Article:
Cirrhosis is by far the biggest immediate cause of mortality from liver disease. Bosch, Groszmann, and Shah, all individuals who made seminal observations and contributed enormously to the successes in the field of portal hypertension, focus on how paradigm changes in disease pathogenesis are leading to further changes in the management of portal hypertension. Mortality rates from variceal bleeding have reduced by more than 5 times in the past 30 years. They suggest that the next horizons are to focus attention to intrahepatic resistance and angiogenesis as potential therapeutic targets. The article by Arroyo, Moreau, Jalan, and Ginès, all individuals who have helped define the syndrome, make a huge statement that ‘the discovery that acute on chronic liver failure (ACLF) is a distinct syndrome will re-classify cirrhosis’. They argue that ACLF is a complex syndrome, prevalent, affecting up to 30% of cirrhotic patients admitted to the hospital, is distinct from decompensated cirrhosis, has a distinct diagnostic and prognostic criteria and is associated with high rates of mortality. Pathophysiologically, the syndrome is characterized by systemic inflammation pointing to potentially new targets of therapy. The authors suggest that knowledge in ACLF is at a point where it is possible to perform informed clinical trials. European, American and Asian consortia have been formed to study this syndrome.
      Hepatocellular carcinoma (HCC) is increasing at an astonishing rate and is one of the major causes of mortality in liver disease patients. The article by Bruix, Han, Gores, Llovet, and Mazzaferro, brings together the leaders in HCC from all over the world to address current issues, pointing to the fact that this is an heterogeneous disease that requires a personalized approach. They explore the huge advances that have been made to the lives of patients with HCC, with distinct options for cure of patients with resection, transplantation and radiological approaches. They point to the massive expansion of the knowledge in the field, the increasing interest from industry and a favorable regulatory environment as the key elements that will drive even more effective and focused approaches to treatment.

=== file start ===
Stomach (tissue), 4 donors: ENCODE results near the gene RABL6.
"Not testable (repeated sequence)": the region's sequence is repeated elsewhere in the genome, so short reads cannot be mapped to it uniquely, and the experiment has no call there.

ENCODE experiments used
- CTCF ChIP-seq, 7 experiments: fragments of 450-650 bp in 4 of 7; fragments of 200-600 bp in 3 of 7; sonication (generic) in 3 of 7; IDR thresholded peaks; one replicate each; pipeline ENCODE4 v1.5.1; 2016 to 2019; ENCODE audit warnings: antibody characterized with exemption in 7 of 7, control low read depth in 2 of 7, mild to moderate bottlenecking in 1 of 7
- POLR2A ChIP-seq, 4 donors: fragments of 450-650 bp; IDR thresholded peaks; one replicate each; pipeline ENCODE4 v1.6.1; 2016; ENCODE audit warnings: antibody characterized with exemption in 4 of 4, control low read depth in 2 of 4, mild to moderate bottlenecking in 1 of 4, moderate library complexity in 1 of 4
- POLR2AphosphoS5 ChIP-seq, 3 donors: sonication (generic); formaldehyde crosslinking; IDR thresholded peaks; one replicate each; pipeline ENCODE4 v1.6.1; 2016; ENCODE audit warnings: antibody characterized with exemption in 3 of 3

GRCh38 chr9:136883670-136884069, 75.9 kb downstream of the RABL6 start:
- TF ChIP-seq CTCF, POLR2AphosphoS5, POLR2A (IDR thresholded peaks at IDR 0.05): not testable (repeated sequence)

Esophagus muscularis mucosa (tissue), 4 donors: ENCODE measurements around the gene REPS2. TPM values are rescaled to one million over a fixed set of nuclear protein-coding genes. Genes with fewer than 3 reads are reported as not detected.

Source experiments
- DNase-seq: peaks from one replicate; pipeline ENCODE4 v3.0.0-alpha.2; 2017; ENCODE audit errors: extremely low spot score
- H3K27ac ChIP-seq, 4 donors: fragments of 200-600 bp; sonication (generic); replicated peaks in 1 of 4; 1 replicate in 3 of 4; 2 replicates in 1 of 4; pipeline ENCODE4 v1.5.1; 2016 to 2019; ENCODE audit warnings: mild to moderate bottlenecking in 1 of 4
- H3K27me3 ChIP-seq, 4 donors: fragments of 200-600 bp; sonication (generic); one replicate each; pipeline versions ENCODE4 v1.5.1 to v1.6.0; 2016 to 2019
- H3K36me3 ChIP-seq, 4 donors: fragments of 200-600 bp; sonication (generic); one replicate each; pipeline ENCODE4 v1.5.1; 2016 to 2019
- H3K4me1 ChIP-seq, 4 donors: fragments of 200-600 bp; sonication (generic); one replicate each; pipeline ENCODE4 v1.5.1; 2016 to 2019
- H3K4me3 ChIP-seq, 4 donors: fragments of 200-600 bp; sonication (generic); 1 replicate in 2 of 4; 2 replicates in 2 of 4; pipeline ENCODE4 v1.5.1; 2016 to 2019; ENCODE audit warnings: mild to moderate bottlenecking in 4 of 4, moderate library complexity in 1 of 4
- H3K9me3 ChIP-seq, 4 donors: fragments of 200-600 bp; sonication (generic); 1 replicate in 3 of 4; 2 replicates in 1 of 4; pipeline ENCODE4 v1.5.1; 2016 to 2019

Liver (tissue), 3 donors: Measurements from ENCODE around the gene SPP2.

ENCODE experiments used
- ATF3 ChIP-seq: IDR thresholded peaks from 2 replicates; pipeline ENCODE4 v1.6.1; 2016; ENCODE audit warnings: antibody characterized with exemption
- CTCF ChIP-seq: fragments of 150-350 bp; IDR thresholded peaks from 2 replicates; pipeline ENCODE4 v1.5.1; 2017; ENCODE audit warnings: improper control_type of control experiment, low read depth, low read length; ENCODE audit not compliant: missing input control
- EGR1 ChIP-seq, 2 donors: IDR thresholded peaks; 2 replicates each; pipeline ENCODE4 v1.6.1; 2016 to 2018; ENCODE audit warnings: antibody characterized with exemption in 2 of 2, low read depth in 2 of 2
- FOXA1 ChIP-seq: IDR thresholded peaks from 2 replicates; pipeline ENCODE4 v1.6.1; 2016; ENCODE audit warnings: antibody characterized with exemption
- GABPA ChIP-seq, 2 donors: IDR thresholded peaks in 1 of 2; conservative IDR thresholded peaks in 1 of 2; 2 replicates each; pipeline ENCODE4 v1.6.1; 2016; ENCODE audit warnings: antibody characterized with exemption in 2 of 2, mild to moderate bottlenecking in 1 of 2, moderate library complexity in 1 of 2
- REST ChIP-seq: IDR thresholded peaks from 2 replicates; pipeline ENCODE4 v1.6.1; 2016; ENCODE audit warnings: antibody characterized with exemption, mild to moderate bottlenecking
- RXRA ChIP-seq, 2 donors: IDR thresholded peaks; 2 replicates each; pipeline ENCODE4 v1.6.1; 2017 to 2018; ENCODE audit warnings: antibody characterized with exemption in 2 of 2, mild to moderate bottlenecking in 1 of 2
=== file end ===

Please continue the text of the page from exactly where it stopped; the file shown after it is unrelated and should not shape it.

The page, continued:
Liver transplantation has revolutionized the management of patients with liver failure but is limited by the availability of organs and the associated costs. As the liver has an amazing capacity to regenerate, temporary support with cells rather than a whole organ would suffice. Also, patients who are often transplanted for metabolic diseases can survive with cell transplantation rather than the whole organ. It is with this in mind that cell transplantation as an alternative to liver transplantation is being developed. Forbes, Gupta, and Dhawan, who have led the field of translational research in liver cell therapies provide an excellent update and explore the current evidence for various types of cell transplantation. They suggest that utilization of stem cells offers significant hope for producing suitable liver cells of clinical interest for transplantation. Adams, Sanchez-Fueyo, and Samuel, combine their very different expertise in clinical and experimental liver transplantation to explore the issues around inducing tolerance, which would reduce the need to immunosuppression with calcineurins. They provide an excellent overview of where we are and develop a roadmap to clinical translation of immune tolerance in liver transplantation.